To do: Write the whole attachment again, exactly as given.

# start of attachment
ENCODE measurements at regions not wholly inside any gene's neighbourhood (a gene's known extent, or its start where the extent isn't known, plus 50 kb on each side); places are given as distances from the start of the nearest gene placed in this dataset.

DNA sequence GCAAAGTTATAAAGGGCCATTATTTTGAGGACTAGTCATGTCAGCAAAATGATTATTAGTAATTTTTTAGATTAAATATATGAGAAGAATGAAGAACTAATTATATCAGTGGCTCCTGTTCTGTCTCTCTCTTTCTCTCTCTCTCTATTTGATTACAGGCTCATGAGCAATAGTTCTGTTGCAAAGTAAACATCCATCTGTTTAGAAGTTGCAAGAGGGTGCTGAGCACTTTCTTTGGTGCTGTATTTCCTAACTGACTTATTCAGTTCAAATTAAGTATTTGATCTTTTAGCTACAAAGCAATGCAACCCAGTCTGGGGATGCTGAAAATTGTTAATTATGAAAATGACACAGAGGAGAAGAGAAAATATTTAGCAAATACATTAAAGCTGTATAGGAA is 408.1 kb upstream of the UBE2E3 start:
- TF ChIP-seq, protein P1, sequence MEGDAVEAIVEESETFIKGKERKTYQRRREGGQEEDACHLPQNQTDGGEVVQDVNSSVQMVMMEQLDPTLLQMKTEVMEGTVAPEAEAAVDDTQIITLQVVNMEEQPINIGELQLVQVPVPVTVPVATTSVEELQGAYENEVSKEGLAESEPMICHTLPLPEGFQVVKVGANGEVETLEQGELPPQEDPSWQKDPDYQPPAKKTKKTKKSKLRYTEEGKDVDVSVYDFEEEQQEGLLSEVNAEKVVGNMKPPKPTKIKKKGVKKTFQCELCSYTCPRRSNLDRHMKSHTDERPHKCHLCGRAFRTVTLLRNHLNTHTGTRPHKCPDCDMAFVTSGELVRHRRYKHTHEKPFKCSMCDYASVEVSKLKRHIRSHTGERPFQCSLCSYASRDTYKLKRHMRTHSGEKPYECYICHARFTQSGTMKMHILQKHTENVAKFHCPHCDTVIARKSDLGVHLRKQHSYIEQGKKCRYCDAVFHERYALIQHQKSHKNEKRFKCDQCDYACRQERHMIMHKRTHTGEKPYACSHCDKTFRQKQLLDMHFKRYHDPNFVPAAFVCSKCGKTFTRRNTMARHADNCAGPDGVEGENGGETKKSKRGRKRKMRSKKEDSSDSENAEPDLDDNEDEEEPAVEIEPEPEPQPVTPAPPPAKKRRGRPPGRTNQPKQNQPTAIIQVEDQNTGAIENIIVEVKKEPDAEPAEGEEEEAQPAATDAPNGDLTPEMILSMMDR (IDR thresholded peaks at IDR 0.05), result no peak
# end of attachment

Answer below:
ENCODE measurements at regions not wholly inside any gene's neighbourhood (a gene's known extent, or its start where the extent isn't known, plus 50 kb on each side); places are given as distances from the start of the nearest gene placed in this dataset.

DNA sequence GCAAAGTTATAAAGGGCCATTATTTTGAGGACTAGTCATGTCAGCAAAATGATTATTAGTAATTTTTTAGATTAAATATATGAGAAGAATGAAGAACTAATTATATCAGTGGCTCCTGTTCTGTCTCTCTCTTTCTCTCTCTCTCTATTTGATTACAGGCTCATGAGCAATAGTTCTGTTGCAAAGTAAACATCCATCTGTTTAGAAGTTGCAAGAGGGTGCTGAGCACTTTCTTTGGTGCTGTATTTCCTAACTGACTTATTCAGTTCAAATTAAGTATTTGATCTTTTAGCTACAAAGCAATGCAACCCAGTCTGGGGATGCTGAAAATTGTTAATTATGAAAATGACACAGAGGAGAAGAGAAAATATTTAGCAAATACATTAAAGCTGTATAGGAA is 408.1 kb upstream of the UBE2E3 start:
- TF ChIP-seq, protein P1, sequence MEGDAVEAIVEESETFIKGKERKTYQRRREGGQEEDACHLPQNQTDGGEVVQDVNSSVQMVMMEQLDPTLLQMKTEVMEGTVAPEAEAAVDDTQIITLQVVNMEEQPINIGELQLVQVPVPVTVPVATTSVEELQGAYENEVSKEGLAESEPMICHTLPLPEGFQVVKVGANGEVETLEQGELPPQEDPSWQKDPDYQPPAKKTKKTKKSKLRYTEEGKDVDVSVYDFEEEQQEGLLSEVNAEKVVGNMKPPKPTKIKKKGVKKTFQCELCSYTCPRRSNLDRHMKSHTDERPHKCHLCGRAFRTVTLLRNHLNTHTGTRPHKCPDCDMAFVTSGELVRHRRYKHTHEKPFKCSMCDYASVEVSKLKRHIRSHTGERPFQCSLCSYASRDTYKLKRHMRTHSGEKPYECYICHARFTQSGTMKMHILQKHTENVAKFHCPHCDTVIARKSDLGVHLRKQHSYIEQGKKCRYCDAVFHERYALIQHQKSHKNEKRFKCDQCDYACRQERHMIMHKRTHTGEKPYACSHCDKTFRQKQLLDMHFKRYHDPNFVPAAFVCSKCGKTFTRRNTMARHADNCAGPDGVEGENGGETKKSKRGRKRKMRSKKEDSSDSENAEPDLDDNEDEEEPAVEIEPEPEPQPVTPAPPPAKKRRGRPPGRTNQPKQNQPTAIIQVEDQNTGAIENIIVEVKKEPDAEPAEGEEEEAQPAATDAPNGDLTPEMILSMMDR (IDR thresholded peaks at IDR 0.05), result no peak